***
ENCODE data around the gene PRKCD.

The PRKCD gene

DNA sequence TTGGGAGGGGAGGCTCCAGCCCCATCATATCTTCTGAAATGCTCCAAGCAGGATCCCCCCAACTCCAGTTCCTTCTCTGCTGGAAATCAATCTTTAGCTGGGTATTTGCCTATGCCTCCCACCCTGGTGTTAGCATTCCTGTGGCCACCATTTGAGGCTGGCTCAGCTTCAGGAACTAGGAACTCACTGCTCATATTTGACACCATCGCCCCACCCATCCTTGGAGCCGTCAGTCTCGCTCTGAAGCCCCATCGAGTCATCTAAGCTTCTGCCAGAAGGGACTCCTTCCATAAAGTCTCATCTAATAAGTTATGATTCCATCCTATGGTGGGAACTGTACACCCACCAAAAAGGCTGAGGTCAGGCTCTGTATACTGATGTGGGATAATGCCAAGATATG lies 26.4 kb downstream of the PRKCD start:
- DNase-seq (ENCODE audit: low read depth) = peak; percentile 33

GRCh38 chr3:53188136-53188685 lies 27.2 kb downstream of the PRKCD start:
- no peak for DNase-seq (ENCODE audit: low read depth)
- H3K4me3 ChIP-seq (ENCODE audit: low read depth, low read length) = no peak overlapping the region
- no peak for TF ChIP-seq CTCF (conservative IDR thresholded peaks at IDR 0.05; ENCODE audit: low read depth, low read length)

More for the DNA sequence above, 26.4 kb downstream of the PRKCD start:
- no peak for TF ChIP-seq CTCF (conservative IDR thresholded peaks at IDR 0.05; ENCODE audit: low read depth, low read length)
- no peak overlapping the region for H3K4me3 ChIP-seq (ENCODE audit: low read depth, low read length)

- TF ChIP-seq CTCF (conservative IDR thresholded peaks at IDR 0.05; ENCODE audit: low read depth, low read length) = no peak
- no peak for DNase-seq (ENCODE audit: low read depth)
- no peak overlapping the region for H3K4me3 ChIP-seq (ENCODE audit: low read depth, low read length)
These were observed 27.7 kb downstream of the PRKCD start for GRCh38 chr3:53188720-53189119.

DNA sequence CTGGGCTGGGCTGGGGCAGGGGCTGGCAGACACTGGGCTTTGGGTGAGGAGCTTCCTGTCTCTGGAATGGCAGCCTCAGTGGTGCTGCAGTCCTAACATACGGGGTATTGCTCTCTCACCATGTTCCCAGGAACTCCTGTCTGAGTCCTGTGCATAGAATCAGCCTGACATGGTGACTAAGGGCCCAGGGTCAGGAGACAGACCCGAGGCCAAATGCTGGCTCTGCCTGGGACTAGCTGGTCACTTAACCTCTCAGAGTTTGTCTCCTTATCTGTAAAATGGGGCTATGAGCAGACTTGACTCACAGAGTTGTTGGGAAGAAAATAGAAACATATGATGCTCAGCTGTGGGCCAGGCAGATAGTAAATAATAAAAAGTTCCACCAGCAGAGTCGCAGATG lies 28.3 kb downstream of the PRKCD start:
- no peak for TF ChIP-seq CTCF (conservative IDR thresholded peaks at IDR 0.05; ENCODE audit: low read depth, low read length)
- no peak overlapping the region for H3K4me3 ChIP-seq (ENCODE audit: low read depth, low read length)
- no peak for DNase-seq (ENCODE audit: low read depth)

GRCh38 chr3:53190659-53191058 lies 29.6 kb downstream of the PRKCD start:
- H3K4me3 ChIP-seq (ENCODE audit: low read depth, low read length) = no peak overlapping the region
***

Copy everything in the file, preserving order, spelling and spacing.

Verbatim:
ENCODE data around the gene PRKCD.

The PRKCD gene

DNA sequence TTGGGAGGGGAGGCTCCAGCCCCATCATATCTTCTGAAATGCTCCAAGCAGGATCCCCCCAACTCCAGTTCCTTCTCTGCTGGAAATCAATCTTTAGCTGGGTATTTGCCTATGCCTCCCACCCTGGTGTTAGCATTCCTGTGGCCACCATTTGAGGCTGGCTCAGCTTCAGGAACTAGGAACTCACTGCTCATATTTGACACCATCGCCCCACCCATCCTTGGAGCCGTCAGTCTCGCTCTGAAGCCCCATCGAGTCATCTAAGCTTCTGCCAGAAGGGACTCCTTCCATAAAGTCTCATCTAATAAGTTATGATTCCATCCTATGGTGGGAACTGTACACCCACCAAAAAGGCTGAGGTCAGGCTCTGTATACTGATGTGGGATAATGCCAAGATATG lies 26.4 kb downstream of the PRKCD start:
- DNase-seq (ENCODE audit: low read depth) = peak; percentile 33

GRCh38 chr3:53188136-53188685 lies 27.2 kb downstream of the PRKCD start:
- no peak for DNase-seq (ENCODE audit: low read depth)
- H3K4me3 ChIP-seq (ENCODE audit: low read depth, low read length) = no peak overlapping the region
- no peak for TF ChIP-seq CTCF (conservative IDR thresholded peaks at IDR 0.05; ENCODE audit: low read depth, low read length)

More for the DNA sequence above, 26.4 kb downstream of the PRKCD start:
- no peak for TF ChIP-seq CTCF (conservative IDR thresholded peaks at IDR 0.05; ENCODE audit: low read depth, low read length)
- no peak overlapping the region for H3K4me3 ChIP-seq (ENCODE audit: low read depth, low read length)

- TF ChIP-seq CTCF (conservative IDR thresholded peaks at IDR 0.05; ENCODE audit: low read depth, low read length) = no peak
- no peak for DNase-seq (ENCODE audit: low read depth)
- no peak overlapping the region for H3K4me3 ChIP-seq (ENCODE audit: low read depth, low read length)
These were observed 27.7 kb downstream of the PRKCD start for GRCh38 chr3:53188720-53189119.

DNA sequence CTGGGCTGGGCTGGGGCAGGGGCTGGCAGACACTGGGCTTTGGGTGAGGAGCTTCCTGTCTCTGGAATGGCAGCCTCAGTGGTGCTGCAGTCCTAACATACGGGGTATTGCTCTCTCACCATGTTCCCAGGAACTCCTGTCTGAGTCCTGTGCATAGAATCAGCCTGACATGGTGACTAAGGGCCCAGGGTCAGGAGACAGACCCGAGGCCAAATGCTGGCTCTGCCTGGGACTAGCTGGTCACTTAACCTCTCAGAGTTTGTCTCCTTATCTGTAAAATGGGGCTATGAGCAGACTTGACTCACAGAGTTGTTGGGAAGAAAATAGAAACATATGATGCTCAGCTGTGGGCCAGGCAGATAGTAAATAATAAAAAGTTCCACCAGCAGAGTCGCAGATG lies 28.3 kb downstream of the PRKCD start:
- no peak for TF ChIP-seq CTCF (conservative IDR thresholded peaks at IDR 0.05; ENCODE audit: low read depth, low read length)
- no peak overlapping the region for H3K4me3 ChIP-seq (ENCODE audit: low read depth, low read length)
- no peak for DNase-seq (ENCODE audit: low read depth)

GRCh38 chr3:53190659-53191058 lies 29.6 kb downstream of the PRKCD start:
- H3K4me3 ChIP-seq (ENCODE audit: low read depth, low read length) = no peak overlapping the region